6.We can use the Computer part of our brain, our automated habits, to put in responses faster than the Chimp can react. This takes time and practice, but if we make a conscious effort to put in a different response to the impulsive Chimp one, we can develop what Peters calls an Autopilot, which is a script or response that overrides the unhelpful Chimp response before it can be enacted.

This rather reminds me of one Mindfulness tip I offer clients:

 

When you experience a panic attack, negative thought, feeling or physical sensation, breathe, pause, step back then ask yourself the following question:

 

“what do I know?”

“I know that if I tense my body my panic attacks will increase so I will try to be more calm and relaxed and say to myself it’s OK we’ll get through this”

“I know that if I allow my negative thoughts or panic attack bodily sensations to take over it is not healthy for me and will leave me feeling more stressed and anxious.”

“I also know that though I can’t stop my thoughts, feelings or physical sensations, I can change what happens next, such as, consciously deciding to stop myself from catastrophising or getting too attached to my thoughts.”

“I know that it is highly unlikely that I will experience a heart or die.”

“I know that thoughts aren’t facts”

Following your attempts at implementing the above strategy, record on a piece of paper the process of what happens when you try this technique and the automatic negative thoughts that stop you from supporting yourself.

To conclude

 

Understanding how your brain became so vigilant and wary, and so easily hijacked by alarm, is the first step toward gaining more control over that ancient circuitry.

Then, by bringing mindful awareness to how your brain reacts to feeling threatened, you can stimulate and therefore build up the neural substrates of a mind that has more calm, wisdom and sense of inner strength.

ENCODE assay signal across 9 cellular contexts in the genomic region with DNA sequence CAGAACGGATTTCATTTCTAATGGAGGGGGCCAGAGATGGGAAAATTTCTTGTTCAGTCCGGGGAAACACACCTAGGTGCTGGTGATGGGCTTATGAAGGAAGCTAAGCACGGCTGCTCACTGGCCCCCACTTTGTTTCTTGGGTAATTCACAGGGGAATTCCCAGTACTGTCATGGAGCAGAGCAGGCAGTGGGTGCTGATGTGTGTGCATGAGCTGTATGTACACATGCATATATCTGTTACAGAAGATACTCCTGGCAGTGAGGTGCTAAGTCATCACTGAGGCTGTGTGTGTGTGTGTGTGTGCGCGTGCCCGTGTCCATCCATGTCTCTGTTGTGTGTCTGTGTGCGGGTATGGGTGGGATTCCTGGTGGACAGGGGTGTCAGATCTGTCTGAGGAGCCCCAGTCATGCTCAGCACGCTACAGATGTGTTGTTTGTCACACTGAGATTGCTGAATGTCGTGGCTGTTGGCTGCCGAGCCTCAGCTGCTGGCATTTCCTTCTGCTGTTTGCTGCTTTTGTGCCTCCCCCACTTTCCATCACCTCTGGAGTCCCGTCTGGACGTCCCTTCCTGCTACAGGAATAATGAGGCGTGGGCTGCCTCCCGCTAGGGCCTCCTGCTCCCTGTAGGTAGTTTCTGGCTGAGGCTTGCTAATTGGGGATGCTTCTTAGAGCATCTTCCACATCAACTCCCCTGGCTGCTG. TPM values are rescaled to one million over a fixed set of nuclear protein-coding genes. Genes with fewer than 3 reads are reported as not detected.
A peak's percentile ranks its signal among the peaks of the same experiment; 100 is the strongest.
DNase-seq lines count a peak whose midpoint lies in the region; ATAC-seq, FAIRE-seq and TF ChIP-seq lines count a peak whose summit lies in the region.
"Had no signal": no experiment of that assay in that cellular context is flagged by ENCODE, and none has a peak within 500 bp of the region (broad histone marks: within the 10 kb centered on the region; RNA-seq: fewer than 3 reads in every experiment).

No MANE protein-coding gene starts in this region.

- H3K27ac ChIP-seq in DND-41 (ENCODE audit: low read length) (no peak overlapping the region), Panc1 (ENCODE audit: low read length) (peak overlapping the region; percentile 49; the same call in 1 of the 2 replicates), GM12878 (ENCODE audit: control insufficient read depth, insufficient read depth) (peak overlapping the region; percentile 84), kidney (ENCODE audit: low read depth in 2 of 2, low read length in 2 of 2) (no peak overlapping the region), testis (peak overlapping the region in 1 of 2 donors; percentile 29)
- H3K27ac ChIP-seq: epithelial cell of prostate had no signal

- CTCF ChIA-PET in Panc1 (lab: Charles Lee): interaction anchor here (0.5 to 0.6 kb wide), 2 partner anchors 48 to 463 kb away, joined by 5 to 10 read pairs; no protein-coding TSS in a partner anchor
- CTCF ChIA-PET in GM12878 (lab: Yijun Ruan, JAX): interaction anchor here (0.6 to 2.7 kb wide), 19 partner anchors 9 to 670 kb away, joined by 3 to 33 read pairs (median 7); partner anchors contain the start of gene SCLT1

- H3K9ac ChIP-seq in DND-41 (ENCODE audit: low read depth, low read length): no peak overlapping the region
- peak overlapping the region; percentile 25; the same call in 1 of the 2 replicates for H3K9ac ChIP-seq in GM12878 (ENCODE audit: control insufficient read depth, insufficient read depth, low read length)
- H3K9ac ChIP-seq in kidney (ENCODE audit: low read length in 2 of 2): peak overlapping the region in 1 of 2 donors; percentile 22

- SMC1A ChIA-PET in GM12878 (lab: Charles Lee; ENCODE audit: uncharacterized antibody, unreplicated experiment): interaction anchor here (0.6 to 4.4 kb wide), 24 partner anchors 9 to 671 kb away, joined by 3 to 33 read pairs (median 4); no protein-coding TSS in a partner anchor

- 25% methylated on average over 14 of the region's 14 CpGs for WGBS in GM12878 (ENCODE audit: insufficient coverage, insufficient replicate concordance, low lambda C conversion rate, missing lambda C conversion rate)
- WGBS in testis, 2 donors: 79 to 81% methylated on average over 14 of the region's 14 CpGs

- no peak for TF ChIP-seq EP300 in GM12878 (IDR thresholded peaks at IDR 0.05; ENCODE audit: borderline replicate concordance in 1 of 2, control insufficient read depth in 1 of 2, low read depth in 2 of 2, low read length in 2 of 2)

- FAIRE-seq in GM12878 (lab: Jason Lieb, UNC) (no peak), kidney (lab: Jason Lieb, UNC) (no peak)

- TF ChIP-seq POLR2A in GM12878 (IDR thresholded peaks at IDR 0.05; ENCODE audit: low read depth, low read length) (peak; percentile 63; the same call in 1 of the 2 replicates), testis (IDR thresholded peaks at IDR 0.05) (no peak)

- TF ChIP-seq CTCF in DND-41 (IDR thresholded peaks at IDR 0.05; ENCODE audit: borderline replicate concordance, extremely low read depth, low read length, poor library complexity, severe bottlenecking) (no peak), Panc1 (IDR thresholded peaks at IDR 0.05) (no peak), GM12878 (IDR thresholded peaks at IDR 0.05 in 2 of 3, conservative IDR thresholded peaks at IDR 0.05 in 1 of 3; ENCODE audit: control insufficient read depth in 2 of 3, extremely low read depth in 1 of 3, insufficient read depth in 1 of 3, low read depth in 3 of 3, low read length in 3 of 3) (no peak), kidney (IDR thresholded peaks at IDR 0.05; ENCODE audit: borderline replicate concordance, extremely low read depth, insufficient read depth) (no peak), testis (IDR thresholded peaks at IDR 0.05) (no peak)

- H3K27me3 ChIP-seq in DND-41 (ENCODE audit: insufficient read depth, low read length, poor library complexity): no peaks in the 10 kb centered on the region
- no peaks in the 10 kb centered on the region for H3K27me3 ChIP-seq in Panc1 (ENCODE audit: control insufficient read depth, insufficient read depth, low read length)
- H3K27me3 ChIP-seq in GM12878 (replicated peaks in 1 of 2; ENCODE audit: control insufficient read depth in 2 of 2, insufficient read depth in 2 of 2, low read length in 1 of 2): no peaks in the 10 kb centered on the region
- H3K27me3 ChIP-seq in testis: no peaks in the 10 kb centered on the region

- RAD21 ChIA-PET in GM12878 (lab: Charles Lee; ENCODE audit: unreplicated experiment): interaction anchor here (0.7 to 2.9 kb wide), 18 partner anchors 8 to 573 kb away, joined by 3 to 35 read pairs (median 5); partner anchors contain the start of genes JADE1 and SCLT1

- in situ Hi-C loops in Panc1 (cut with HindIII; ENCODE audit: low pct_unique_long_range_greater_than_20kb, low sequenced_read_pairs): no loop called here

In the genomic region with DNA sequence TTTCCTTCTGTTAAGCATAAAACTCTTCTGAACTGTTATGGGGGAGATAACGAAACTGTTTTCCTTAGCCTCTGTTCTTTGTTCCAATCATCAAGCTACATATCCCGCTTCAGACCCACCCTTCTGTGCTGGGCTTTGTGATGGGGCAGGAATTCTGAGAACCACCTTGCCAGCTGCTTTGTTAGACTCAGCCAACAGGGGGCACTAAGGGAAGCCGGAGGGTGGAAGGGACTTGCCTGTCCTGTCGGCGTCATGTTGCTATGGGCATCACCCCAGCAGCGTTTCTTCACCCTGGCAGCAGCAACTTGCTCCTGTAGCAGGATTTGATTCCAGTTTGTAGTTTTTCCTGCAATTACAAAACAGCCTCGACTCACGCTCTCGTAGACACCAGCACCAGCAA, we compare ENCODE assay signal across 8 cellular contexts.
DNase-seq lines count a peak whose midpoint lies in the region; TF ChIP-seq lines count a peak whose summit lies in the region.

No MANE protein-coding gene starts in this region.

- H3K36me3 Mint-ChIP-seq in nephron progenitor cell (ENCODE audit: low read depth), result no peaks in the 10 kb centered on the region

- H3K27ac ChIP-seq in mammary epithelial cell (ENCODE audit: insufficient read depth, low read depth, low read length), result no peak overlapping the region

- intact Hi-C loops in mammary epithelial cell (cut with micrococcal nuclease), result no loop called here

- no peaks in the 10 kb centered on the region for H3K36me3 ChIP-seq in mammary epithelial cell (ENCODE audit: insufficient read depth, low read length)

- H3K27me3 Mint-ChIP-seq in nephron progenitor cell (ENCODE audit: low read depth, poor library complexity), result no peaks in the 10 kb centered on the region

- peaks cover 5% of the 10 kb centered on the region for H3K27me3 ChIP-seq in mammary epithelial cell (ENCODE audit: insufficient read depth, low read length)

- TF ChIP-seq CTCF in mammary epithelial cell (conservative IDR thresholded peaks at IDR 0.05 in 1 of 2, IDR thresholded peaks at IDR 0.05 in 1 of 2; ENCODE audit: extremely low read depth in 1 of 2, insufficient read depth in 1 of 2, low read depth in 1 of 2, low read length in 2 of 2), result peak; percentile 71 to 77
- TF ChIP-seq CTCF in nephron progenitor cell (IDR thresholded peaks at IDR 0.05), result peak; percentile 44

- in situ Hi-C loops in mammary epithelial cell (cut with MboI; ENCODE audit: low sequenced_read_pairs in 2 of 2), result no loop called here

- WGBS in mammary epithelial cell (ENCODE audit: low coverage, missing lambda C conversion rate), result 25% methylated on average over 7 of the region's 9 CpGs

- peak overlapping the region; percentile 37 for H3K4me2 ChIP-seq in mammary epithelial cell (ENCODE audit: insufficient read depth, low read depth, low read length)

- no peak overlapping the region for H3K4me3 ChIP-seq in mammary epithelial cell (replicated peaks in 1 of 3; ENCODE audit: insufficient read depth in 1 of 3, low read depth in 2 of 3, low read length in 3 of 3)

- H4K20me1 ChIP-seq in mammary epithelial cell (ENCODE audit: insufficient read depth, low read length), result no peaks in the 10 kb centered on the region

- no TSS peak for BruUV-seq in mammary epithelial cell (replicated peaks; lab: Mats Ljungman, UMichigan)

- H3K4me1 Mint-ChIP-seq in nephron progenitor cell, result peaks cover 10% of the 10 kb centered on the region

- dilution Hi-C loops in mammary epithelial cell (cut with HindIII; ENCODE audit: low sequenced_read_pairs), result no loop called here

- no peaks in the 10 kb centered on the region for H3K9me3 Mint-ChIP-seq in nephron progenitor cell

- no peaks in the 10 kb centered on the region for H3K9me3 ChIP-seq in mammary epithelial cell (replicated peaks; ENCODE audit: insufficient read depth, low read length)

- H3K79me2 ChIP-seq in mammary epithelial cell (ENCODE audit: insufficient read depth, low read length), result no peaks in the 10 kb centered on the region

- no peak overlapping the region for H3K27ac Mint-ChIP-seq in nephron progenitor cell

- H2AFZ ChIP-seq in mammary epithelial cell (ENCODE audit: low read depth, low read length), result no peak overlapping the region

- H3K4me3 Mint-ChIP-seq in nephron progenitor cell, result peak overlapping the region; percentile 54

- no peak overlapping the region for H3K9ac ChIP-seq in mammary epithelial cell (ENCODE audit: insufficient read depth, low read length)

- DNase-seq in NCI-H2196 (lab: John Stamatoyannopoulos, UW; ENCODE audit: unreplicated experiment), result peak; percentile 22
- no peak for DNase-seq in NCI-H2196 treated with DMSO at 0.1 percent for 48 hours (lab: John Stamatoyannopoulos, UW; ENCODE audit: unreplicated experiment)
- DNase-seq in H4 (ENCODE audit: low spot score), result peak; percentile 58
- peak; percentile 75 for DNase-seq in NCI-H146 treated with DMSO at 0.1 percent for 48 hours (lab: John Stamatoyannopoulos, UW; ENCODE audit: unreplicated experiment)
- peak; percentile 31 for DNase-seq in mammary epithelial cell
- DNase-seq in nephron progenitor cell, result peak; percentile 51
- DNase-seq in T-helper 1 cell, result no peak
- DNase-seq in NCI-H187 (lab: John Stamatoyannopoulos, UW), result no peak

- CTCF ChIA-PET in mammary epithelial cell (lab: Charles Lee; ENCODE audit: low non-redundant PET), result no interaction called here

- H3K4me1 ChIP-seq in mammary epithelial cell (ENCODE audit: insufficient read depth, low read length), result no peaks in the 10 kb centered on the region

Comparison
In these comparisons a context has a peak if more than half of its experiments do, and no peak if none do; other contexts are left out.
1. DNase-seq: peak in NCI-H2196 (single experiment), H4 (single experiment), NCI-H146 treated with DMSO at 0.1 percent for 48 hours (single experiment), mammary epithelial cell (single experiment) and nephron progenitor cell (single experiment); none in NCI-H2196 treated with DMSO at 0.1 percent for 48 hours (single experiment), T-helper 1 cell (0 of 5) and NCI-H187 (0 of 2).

A mind that sees real threats more clearly, acts more effectively in dealing with them, and is less rattled or distracted by exaggerated, manageable, or false alarms.

Tip One – How to achieve more focus at work – Emotional Intelligence and Mindfulness tools for employers and for business

you_revolution17-jan2015

 

New Mindset new work opportunities…

Does any of this sound like you?

 

  • I want to reconnect with my creativity, spark and imagination but don’t know how
  • Instead of feeling demotivated and bored at times, I want to feel more focused, passionate and enthusiastic about my work
  • I’d like to achieve even greater success levels in work and relationships
  • I want to become more productive, to procrastinate less, to make smarter use of my time and to consistently meet/exceed my targets
  • Making it to the top of my career is a key priority for me

Continue reading

Cats and Cognitive Behavioural Therapy

Cognitive Behavioural Therapy (CBT)

I’ve recently taken up a more research based role, so am currently reading through some CBT course notes.

Guess what my daily CBT mood diary revealed from a few years ago? That one of my most enjoyable daily activities was arriving home from work to be greeted by my cat Poppy and subsequently snuggling up on the sofa together.